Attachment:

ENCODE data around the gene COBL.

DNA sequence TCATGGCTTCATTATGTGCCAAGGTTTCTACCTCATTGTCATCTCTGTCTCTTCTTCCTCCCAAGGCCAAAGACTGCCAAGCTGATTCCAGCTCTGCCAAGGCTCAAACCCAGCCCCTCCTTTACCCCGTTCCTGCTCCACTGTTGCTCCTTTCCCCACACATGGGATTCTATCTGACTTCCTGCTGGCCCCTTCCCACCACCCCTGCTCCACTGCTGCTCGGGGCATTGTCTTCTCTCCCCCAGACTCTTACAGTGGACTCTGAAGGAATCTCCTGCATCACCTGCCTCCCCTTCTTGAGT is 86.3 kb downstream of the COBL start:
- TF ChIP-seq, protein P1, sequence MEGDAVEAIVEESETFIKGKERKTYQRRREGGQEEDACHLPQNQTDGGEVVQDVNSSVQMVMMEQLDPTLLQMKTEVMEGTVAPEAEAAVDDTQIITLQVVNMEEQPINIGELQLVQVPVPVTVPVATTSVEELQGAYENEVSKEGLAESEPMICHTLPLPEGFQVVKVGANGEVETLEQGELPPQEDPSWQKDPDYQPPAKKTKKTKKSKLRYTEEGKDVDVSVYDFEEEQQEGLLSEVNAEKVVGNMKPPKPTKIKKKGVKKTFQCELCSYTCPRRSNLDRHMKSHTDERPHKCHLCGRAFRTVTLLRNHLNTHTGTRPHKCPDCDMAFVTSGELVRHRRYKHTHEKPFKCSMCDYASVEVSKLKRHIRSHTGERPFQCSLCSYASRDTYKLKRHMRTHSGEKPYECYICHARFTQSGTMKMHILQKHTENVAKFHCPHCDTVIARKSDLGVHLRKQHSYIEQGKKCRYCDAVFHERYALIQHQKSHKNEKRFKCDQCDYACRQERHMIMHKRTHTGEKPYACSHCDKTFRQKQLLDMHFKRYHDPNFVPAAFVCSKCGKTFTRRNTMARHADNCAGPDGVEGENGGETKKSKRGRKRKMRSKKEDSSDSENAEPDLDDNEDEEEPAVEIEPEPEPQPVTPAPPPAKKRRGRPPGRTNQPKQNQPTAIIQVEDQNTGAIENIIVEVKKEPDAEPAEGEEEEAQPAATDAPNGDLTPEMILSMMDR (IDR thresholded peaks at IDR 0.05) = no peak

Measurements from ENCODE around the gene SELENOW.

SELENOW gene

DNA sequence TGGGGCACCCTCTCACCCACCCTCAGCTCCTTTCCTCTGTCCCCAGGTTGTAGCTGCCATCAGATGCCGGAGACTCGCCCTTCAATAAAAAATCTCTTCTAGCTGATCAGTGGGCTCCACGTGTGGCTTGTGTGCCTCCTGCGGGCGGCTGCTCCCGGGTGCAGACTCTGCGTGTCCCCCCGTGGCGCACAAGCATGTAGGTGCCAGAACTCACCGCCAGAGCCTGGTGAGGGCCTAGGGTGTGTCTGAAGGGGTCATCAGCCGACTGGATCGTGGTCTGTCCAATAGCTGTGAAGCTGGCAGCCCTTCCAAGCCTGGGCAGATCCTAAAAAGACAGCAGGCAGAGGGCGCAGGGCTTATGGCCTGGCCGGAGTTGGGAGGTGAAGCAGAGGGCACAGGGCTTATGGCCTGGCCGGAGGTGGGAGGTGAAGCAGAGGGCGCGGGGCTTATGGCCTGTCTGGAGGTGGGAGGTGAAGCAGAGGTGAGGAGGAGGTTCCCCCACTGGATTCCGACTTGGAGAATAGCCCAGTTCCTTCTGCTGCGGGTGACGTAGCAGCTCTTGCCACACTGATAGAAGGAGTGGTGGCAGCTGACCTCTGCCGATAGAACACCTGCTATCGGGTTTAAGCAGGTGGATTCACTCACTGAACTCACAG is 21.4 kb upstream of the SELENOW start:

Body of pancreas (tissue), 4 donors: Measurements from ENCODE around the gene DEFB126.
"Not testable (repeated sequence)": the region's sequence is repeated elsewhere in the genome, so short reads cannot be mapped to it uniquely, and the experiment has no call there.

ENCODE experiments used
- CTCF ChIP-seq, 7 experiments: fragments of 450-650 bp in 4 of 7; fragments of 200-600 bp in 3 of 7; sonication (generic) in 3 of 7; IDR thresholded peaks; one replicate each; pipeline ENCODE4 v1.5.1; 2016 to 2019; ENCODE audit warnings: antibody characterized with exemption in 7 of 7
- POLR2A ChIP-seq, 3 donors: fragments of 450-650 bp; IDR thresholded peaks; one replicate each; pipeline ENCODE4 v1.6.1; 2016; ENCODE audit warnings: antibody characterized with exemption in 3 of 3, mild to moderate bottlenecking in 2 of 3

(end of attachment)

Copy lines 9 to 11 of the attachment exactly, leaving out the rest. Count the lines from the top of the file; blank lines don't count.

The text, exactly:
ENCODE experiments used
- CTCF ChIP-seq, 7 experiments: fragments of 450-650 bp in 4 of 7; fragments of 200-600 bp in 3 of 7; sonication (generic) in 3 of 7; IDR thresholded peaks; one replicate each; pipeline ENCODE4 v1.5.1; 2016 to 2019; ENCODE audit warnings: antibody characterized with exemption in 7 of 7
- POLR2A ChIP-seq, 3 donors: fragments of 450-650 bp; IDR thresholded peaks; one replicate each; pipeline ENCODE4 v1.6.1; 2016; ENCODE audit warnings: antibody characterized with exemption in 3 of 3, mild to moderate bottlenecking in 2 of 3